It’s no surprise that Phoenix consistently ranks number one in the United States for the most days in a year where temperatures are above 89° F. You don’t need to be running a marathon to be concerned with hydration, especially in the Valley of the Sun. Learning good hydration habits when you’re young is essential for a lifetime of good habits. Keep your kids safe from heat illness and dehydration.
1. Avoid Direct Sunlight
When a child’s body is in direct sunlight, their core temperature increase higher than an adult’s because the body surface to weight is higher.
2. Watch for Signs of Dehydration
Kids don’t sweat as much as adults, and this isn’t necessarily a bad thing. Kids depend on non-evaporative heat dissipation, a more efficient way to sweat. The sweating that happens for adults doesn’t dissipate heat.
But because they sweat differently, it’s harder for us to know when they’re getting dehydrated. Make sure you’re paying attention to how much liquid is going into your child’s body, especially during the hottest summer months.
Signs of dehydration in kids, according to aboutkidshealth.ca, can be one or more of the following:
For kids, thirst doesn’t kick in until a child has lost 2 percent of their body weight as sweat, so don’t wait until they’re thirsty.
3. Prevent Dehydration
Don’t Wait for Thirst: The University of Connecticut conducted three studies that found that more than half of children at sports camps were dehydrated, despite water and sports drinks availability and encouragement to drink liquids. It may be in your best interest to schedule frequent drink breaks, every 20 minutes at least in hot weather. When possible, take drink breaks in a shady spot.
Keep a water bottle with your kid at all times, and make sure they’re getting plenty of fluids even if they say they’re not thirsty, especially when they’re physically active, suggests kidshealth.org. Also, make sure they’re taking regular breaks about every 20 minutes.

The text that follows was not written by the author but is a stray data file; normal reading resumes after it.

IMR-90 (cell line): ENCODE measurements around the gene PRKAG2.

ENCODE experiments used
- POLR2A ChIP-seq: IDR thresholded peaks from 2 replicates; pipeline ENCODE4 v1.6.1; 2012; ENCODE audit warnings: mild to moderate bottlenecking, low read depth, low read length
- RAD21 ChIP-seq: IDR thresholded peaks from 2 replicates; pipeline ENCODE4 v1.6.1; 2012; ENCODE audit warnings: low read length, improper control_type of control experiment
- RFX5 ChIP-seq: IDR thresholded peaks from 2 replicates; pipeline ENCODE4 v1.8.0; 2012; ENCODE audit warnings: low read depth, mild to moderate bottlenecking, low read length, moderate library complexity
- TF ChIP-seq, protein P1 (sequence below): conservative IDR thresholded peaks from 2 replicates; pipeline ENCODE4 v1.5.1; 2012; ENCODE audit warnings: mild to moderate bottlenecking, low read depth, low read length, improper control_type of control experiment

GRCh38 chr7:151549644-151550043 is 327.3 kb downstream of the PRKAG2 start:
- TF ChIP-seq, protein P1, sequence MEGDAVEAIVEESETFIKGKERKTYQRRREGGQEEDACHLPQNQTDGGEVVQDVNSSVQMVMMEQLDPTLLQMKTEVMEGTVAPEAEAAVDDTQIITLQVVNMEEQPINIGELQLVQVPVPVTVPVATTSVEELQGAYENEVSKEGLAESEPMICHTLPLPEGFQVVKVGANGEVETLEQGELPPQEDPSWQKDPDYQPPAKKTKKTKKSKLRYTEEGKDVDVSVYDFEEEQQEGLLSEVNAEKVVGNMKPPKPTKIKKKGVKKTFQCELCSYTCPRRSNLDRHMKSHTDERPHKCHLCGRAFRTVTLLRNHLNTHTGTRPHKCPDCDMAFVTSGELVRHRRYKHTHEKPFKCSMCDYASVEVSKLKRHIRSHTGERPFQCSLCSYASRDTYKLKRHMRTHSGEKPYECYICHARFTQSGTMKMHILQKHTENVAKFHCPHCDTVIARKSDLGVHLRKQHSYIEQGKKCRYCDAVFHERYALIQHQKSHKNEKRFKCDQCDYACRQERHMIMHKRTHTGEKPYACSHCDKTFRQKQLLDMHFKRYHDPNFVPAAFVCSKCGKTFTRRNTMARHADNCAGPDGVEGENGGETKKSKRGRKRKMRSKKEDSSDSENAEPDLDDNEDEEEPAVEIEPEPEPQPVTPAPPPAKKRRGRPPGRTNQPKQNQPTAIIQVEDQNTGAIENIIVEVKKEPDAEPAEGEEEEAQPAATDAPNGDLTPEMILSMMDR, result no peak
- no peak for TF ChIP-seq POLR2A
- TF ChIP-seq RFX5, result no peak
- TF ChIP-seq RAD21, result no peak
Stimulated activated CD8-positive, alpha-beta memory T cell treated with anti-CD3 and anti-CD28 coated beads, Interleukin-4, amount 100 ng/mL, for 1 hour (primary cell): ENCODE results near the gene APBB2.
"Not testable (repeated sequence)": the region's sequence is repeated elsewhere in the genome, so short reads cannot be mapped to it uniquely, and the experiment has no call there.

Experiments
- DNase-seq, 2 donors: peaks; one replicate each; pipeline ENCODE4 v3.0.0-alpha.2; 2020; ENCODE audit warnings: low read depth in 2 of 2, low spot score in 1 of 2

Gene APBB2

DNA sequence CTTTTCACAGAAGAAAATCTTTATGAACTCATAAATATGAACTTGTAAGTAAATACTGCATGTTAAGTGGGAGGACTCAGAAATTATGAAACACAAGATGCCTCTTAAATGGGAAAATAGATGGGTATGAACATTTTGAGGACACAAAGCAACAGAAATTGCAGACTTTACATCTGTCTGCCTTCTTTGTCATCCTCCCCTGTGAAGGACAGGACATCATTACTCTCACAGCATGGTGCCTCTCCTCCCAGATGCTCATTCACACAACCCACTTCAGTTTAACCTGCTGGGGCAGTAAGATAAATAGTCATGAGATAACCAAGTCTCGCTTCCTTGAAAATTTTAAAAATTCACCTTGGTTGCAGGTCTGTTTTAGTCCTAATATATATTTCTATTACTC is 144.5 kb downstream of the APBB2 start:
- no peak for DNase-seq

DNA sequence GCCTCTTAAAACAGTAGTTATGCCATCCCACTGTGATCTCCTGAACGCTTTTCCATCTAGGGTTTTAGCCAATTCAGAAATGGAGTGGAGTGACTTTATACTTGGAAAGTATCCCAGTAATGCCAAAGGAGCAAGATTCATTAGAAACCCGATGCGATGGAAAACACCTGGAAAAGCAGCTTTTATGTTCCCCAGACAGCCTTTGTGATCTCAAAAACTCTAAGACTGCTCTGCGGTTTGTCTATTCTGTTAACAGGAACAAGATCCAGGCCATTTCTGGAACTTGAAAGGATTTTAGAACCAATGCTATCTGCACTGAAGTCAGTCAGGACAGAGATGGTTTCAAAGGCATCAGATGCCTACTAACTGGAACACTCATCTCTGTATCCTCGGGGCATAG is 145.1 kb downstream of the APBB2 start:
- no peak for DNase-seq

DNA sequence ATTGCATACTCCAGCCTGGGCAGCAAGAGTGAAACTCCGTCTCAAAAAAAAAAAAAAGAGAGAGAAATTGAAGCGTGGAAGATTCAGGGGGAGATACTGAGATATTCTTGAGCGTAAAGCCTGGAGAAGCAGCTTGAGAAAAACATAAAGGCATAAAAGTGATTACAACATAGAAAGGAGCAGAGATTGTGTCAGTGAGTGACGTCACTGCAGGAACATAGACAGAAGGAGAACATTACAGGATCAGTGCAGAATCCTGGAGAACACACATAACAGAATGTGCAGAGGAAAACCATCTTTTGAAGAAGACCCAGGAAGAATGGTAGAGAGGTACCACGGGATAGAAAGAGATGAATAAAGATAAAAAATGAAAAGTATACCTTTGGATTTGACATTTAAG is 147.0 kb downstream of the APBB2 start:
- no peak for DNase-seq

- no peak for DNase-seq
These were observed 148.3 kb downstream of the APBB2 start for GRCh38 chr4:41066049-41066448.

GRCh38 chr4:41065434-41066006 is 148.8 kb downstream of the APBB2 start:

According to the American Academy of Pediatrics, a good sized drink for a kid is:
Monitor your child’s water consumption: Dehydration builds throughout the week, so you may think they’re drinking enough that day, but they need to make up for a few day’s worth of lack of water.
4. Be the Example
Eat healthy meals, while drinking plenty of water. Keep a water bottle by your side, and your child will not only notice, they’ll probably want some of you drink too. Show them that you can choose healthy meals when you’re out at a restaurant, and they’ll know what options are available at restaurants.
Avoid Stimulants and “Sports” Drinks
Iced tea, soda, or other drinks with caffeine can contribute to dehydration because caffeine is a diuretic. And, as a stimulant, it weakens the symptoms of dehydration.
Drinks like Powerade and Gatorade aren’t suggested because they’re so high in sugar, syrups, and salt. Although packed with electrolytes that can give your child needed calories and the salt will help them retain water, the sugar content is just too high.
Two hours before a vigorous exercise, the American College of Sports Medicine recommends drinking a standard-size water bottle (16.9 ounces).
Many fruits have a high amount of water, as well as giving your child necessary nutrients. Offer fruit during playtime and as after-game snacks.
Avoid fruit juice, as those have a higher concentration of sugar than whole fruit. Although there is a caveat to this: If your child is active for more than 3 hours, the American Academy of Pediatrics suggests drinking a mix of half water and half 100-percent pure juice.
Veggie it Up
Since the dawn of time, parents have wanted their kids to eat their vegetables, and it’s no wonder! Most vegetable content is high in water. Hydration is a process, and it can come through the week when eating vegetables as well as drinking plenty of water. Clear soup with vegetables offers an ideal way to get liquid in the diet with the added bonus of nutrition.
5. How to Treat Heat Illness
SeattleChildrens.org breaks down what action to take if you think your child is suffering from heat illness, ranging from calling 911 to self care at home:
Keep Your Kid Active in Martial Arts in Mesa
If you’re worried about the temperature of your child’s activity, keep them inside in an air conditioned area. There are plenty of options of what your child could be doing to stay active and cool. We want members of the community to be healthy, active, and upstanding citizens. We teach our students about how to take care of their bodies physically, mentally and emotionally. To learn more about what we do or to use our trial offer, contact as today through our online form or call us at 480-986-7177.